Nice to see your interest, I hope to get it soon and I´ll post it here.

  5. Maju, sorry to ask, but do you have email? Or better said first, can I send you a personal message?


    1. Of course: lialdamizDELETETHIS@gmail.com (delete the capitalized segment, it's for spam protection).

  6. Maju, I need your help, I just got my Ydna results from Family tree, my haplogroup is G-M201 what does this mean???

    1. G-M201 is just G (http://www.isogg.org/tree/ISOGG_HapgrpG.html). Do you know if you have been tested for downstream markers? The most normal thing for non-Caucasus Europeans is to belong to G2a, which is the best documented lineage arrived in the Neolithic from West Asia (along with E1b-V13 and maybe others).

      Read Wikipedia anyhow: https://en.wikipedia.org/wiki/Haplogroup_G-M201

    2. Also, Iberian Y-DNA frequencies (Adams 2008): http://www.cell.com/AJHG/fulltext/S0002-9297%2808%2900592-2

      G makes up 5% on average but significantly more for Portuguese, Manchegos and Ibicencos.

    3. Hi Maju, thank you so much for your prompt reply, I was almost speechless when I wrote to you, because I got my results like five minutes before I turned to you. It say's my place of origin is Italy, because they found only one identical match in Capua, and everyone else is "one step"away from me. They only have one identical match on my 12 Y-STR values, they found no matches on my 25 and 37 Y-STR values.

      "Do you know if you have been tested for downstream markers?"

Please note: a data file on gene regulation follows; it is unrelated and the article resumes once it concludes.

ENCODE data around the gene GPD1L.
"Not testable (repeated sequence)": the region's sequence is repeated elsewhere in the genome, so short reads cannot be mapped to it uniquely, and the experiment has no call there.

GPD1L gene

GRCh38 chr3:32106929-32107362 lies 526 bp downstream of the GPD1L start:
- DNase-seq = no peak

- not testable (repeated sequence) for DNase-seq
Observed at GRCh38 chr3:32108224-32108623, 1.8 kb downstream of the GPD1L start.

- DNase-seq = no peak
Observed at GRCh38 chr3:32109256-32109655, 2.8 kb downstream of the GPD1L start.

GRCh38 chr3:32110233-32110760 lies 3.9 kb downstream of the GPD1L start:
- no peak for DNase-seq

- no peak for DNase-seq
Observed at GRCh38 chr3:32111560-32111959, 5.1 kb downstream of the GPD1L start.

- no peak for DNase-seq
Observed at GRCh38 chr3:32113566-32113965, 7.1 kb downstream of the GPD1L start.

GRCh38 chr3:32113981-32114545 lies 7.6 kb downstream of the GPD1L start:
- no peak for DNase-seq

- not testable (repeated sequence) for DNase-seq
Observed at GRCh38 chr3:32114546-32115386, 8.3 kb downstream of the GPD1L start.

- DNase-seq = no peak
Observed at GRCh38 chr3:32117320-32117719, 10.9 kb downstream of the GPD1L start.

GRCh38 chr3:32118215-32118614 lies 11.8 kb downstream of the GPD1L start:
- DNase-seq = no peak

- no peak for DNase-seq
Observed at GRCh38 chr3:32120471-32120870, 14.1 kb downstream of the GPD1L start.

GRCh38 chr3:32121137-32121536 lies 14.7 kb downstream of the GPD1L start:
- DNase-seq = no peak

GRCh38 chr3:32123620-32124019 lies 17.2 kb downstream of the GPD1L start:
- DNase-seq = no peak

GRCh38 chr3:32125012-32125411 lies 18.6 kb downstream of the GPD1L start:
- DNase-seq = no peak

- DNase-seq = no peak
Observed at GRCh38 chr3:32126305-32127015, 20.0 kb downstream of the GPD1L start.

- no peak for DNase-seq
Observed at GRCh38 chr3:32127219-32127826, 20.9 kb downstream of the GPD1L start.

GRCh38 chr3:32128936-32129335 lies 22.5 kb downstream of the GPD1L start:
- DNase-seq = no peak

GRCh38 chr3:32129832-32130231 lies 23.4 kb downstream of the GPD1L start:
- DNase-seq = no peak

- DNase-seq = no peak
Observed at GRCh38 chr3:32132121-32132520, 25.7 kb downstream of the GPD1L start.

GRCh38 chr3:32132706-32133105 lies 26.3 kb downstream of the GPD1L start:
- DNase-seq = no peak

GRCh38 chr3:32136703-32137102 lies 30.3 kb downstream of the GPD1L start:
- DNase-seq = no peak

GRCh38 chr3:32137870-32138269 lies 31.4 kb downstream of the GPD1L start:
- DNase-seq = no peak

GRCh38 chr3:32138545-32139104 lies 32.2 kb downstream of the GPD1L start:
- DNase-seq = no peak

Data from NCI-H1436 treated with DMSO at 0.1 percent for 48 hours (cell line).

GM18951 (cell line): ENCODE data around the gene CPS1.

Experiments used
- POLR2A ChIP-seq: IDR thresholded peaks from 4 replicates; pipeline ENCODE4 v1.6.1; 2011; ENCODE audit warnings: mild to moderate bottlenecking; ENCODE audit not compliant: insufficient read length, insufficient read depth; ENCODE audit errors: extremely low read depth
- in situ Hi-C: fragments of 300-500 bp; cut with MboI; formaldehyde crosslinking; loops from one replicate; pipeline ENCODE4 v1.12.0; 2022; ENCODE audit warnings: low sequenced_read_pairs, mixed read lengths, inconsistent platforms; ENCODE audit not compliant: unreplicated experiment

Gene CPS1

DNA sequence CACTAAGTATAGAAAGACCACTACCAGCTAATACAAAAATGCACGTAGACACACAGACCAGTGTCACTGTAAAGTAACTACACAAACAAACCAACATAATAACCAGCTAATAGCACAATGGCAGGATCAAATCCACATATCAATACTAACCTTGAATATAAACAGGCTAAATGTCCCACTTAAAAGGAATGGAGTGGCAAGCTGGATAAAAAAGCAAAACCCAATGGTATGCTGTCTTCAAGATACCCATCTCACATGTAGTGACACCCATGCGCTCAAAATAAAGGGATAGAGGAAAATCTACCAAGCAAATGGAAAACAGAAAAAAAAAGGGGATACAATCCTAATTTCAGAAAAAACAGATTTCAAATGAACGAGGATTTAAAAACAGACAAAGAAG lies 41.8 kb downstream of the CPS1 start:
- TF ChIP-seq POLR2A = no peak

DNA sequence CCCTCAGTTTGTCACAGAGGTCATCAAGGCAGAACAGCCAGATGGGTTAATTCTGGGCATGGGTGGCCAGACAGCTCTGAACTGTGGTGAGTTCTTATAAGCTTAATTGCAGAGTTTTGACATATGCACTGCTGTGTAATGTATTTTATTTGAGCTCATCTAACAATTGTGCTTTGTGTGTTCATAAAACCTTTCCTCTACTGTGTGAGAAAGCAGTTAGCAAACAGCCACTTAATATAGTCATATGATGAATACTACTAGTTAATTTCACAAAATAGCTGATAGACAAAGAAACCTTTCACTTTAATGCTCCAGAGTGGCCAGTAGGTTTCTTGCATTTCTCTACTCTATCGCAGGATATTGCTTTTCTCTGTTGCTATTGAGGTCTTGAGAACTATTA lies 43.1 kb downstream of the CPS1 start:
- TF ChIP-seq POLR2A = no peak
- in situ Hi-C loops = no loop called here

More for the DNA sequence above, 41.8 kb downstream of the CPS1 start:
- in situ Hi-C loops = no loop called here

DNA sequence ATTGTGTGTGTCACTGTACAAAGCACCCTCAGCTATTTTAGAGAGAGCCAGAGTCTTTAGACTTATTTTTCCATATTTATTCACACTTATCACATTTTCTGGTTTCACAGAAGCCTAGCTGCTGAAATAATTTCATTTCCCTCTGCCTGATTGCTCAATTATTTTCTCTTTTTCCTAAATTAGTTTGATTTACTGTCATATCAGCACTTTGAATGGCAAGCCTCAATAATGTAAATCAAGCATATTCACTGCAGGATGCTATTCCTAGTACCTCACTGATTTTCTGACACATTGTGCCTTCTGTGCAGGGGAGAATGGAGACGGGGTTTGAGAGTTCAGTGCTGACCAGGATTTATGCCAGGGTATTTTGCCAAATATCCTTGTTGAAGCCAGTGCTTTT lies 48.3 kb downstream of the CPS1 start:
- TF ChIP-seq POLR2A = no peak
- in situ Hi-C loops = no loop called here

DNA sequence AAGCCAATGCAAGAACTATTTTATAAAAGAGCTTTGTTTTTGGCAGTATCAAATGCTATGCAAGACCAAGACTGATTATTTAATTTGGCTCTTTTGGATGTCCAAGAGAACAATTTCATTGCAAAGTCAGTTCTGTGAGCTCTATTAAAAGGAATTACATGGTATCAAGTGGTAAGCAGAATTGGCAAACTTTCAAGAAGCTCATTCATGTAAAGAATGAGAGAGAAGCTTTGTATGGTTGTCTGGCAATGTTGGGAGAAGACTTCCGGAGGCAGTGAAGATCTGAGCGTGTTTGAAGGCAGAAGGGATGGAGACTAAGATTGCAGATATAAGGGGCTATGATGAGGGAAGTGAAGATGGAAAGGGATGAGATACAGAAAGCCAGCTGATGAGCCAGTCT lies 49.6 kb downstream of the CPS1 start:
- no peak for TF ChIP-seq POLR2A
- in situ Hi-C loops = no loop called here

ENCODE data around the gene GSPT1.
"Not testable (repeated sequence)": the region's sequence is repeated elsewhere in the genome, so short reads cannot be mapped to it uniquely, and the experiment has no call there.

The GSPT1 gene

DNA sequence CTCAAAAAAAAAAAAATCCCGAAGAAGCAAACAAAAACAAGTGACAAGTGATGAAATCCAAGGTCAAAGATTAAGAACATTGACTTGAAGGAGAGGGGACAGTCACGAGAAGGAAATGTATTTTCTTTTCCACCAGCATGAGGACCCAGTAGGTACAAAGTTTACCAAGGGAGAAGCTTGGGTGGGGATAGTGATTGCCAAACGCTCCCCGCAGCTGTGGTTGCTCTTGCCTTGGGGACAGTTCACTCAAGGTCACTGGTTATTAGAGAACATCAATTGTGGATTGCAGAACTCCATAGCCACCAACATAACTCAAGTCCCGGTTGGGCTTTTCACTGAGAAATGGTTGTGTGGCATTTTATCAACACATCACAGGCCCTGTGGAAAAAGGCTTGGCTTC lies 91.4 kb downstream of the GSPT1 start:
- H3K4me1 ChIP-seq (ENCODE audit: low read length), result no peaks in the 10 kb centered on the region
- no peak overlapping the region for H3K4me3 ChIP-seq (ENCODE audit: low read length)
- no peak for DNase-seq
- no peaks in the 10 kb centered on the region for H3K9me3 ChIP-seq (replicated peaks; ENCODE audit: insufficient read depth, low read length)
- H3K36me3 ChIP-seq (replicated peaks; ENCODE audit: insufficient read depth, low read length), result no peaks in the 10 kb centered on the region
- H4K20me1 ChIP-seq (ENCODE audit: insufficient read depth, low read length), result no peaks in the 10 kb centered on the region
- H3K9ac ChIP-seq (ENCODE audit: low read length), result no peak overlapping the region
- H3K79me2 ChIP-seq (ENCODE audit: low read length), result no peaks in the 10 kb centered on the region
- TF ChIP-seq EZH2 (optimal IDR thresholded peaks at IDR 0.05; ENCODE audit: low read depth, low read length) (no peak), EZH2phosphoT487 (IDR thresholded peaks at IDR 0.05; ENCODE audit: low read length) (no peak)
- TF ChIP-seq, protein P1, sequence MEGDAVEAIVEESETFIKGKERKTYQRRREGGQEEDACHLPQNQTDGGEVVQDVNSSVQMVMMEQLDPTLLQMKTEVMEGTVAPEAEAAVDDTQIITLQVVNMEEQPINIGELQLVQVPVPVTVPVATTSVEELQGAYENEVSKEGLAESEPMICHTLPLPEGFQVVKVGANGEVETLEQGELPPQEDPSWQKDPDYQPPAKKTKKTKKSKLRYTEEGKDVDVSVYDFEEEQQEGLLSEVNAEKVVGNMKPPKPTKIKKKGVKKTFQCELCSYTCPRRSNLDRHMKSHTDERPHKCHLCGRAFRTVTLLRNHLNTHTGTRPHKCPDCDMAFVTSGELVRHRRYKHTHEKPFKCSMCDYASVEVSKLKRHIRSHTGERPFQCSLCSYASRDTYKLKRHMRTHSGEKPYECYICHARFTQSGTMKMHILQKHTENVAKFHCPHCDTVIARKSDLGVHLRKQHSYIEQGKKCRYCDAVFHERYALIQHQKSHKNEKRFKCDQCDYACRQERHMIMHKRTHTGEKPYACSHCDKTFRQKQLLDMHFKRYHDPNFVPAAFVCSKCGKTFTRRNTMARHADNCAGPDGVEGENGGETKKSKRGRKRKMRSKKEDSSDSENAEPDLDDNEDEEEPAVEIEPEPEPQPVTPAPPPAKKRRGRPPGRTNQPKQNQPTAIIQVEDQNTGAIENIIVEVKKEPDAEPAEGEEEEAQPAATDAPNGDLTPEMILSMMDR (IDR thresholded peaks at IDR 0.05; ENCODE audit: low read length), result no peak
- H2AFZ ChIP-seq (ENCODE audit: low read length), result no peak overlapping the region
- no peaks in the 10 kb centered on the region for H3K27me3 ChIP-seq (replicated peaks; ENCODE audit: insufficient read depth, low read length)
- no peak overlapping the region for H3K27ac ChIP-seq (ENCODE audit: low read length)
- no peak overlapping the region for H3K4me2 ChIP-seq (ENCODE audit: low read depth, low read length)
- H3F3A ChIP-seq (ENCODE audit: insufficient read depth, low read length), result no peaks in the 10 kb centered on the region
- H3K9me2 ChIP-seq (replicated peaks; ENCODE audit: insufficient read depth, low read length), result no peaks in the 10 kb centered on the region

I don't know, how would I find that out?

    4. Yea I already read the wikipedia source, but it just confused me even more. I am very surprised that I don't match the majority of modern Iberians, I am totally exotic looking in every aspect of the meaning Spaniard. I think it's because of my mother's side of the family. This is why I think personally, the woman holds the key to most of our diversity in phenotypes. But this is my own opinion.

    5. It could also be the other way around: that the Capuan lineage has origins where you're from (not sure where exactly but I recall you are Iberian), to make better sense you may want to consider where are the other related lineages, those one-step-removed. Also the fact that you have some STR markers specific to your line probably means that the relation with your Capuan "relative" is rather old (how much, I wouldn't be able to say).

      "I am very surprised that I don't match the majority of modern Iberians".

      Well, you should not. It's not a rare lineage in Iberia at all, and used to be even more common, at least in some areas in ancient times (Neolithic, etc.) Which specific lineage you carry is, from our perspective, random, it could perfectly be something even rarer. Autosomally however, regardless of patrilineage, you should be very similar to your geographic neighbors - but that's another story.

      "I think personally, the woman holds the key to most of our diversity in phenotypes".

      In our individual genomes neither does: as you go back in the genealogy, in time, you realize that your haploid lineages mean very little in the wider picture: it's 100% re. your parents, but 50% of your grandparents legacy, 25% of your great-grandparents, 12.5% of your great-great-grandparents, etc. A couple of centuries ago it just represents a tiny percent, 500 years ago it's absolutely negligible (unless your ancestors were unusually endogamous).